Rwandan government accuses Edinburgh University rector of ‘intentional genocide denial’

The Rwandan government has called Debora Kayembe’s comments ‘hurtful’ and ‘wildly untrue’

The Rwandan government has accused University of Edinburgh rector Deborah Kayembe of sharing “hurtful and disrespectful” information about the 1994 Rwandan genocide.

In a now-deleted tweet, Kayembe claimed that the genocide of Rwanda was orchestrated by President Kagame.

The Rwandan government responded with statement in which they explained how President Kagame “led the Rwanda Patriotic Army which liberated the country from the regime that carried out the Genocide.”

They described Kayembe’s tweet as a “flagrant, intentional and cynical genocide denial.”

Widespread condemnation of Kayembe’s comments has appeared online, with a petition calling for her dismissal from the university being signed by thousands.

Kayembe has since tweeted that she “meant no offence” and that her opinions were her own “personal views”.

The university insists Kayembe was speaking in a “personal capacity” and that her views do not reflect those of the university itself.

Via Twitter @DKAYEMBE

The 1994 Rwandan genocide was sparked by the sudden death of then-President, Juvenal Habyarimana, who belonged to the majority Hutu ethnic group.

His assassination was believed to have been carried out by extremists from a minority ethnic group in the country who made up to around 15 per cent of the population.

The genocide that followed in the aftermath of President Habyarimana’s death is widely seen as one of the most vicious in modern history, with youth and religious organisations participating in the slaughter of thousands.

Paul Kagame, who Kayembe accused of “orchestrating” the genocide,  played a key role in bringing it to an end.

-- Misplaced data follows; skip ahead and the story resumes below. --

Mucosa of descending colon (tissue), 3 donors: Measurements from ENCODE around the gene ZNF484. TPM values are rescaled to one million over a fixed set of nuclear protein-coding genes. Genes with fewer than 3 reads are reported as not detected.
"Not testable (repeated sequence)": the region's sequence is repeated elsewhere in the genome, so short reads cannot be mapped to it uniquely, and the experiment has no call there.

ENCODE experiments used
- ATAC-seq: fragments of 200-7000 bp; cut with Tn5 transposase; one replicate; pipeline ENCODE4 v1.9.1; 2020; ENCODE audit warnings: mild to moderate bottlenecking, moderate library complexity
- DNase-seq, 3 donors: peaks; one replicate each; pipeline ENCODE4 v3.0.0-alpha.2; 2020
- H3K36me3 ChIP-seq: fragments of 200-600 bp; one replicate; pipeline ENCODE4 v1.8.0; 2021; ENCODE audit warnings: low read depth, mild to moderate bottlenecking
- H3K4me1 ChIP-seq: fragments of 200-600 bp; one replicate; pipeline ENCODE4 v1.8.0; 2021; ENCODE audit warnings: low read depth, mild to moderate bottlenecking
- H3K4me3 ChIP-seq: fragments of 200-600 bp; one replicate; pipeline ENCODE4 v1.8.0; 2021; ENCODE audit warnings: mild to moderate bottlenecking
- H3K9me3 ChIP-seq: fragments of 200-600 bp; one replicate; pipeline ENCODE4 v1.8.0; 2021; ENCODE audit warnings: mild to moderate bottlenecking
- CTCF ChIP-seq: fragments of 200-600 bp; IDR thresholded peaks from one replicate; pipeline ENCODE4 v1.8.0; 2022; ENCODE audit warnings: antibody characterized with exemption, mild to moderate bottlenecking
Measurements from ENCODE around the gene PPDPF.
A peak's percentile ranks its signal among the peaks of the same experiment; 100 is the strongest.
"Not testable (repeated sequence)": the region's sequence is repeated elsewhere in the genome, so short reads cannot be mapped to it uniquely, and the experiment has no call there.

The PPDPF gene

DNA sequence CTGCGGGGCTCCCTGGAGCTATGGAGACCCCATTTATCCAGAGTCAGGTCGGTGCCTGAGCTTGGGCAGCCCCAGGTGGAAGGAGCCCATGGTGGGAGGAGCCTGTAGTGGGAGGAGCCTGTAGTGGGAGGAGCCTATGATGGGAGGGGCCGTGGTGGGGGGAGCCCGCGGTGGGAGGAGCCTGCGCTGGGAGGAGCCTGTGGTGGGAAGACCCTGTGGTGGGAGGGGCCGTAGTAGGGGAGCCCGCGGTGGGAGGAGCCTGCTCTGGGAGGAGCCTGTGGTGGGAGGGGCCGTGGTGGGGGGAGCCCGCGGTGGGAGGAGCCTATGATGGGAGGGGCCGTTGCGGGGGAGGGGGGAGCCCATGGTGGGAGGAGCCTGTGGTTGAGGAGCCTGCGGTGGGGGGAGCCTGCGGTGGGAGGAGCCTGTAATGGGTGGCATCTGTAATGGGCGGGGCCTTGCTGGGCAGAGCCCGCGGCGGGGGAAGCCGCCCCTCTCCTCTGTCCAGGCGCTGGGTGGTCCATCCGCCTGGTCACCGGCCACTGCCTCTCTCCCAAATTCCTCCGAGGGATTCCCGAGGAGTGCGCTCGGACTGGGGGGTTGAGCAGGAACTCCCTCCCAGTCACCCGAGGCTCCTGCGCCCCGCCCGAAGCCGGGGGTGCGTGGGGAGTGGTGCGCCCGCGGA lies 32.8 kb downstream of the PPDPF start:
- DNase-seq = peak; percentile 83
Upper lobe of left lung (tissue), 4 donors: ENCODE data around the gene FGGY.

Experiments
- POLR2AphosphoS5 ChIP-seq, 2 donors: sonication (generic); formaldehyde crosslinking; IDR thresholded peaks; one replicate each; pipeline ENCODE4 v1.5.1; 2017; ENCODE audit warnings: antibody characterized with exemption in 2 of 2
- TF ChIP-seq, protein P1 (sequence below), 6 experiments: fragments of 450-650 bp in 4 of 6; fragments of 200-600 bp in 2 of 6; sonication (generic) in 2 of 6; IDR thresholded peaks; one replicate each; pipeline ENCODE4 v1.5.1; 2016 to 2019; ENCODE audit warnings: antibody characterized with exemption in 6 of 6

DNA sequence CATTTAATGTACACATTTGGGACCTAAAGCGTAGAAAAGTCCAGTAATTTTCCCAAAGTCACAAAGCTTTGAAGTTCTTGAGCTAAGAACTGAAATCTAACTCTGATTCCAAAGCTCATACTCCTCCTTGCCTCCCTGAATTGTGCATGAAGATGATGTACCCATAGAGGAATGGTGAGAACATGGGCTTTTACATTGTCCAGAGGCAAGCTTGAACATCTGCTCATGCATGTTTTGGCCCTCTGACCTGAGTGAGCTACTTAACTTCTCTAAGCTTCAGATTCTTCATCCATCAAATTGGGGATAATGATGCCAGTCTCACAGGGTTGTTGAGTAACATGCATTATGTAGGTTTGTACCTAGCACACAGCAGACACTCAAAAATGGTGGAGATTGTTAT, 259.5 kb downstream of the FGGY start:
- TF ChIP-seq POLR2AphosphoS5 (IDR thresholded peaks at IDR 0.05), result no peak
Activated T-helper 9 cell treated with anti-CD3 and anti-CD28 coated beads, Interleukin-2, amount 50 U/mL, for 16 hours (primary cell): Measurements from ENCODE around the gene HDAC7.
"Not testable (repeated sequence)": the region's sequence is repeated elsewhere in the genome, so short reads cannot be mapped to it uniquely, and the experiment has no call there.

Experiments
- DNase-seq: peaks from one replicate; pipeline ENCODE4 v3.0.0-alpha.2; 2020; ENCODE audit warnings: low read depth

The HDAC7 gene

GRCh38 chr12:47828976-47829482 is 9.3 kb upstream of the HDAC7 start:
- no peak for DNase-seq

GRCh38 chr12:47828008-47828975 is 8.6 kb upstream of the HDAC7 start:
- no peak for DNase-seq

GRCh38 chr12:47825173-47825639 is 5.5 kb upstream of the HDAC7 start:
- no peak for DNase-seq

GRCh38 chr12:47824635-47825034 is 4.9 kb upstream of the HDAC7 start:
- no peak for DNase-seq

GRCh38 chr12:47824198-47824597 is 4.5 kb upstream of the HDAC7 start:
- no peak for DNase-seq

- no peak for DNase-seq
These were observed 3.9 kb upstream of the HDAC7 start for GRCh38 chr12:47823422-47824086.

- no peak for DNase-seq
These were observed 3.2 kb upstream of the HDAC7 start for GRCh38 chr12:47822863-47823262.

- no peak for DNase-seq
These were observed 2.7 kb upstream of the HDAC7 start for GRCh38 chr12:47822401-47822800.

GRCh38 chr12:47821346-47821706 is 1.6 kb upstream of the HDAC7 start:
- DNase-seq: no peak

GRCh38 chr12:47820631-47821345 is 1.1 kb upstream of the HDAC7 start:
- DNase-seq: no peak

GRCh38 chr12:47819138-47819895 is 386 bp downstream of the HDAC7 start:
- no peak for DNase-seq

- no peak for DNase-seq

Kayembe pointed to the existence of documents that prove her claim, however, no such documents are known to exist.

The Rwandan government has urged the university to ensure that Kayembe does not force her “repugnant ideas” upon students and staff, and claimed that casting doubt over the genocide in Rwanda is an abuse of her position at a powerful academic institution.

They go on to request that Edinburgh University will respond to her behaviour so that the “trust, confidence and esteem the university commands does not suffer”.

Kayembe has faced widespread condemnation online, with a petition calling for her dismissal from the university being signed by thousands.

However, a rival petition is gaining even greater traction, which suggests that the focus should remain on her opposition to the UK government’s new immigration plan to deport asylum seekers to Rwanda, rather than her comments on the genocide.


Kayembe deleted her original apology on Twitter, but replied to tweets criticising her statement saying that she “meant no offence by making this statement; I only express my views and I hear yours it’s called tolerance.”

Deborah Kayembe told The Edinburgh Tab: “At this stage I have no further comments to make in this matter.”

A spokesperson for the university of Edinburgh said: “We do not share Debora Kayembe’s views, which were made in a personal capacity.

“The University of Edinburgh – in step with the UN, multi-national organisations, and nations all over the world – acknowledges the Genocide against the Tutsi as one of the most appalling crimes against humanity; and rejects outright the notion that the Rwandan government and its sitting President are responsible.

“We are also reaching out to our Rwandan students to ensure they are fully supported at this difficult time. At this moment of Kwibuka commemorations in Rwanda, the University stands with the Rwandan people in its remembrance of those who have been lost.”

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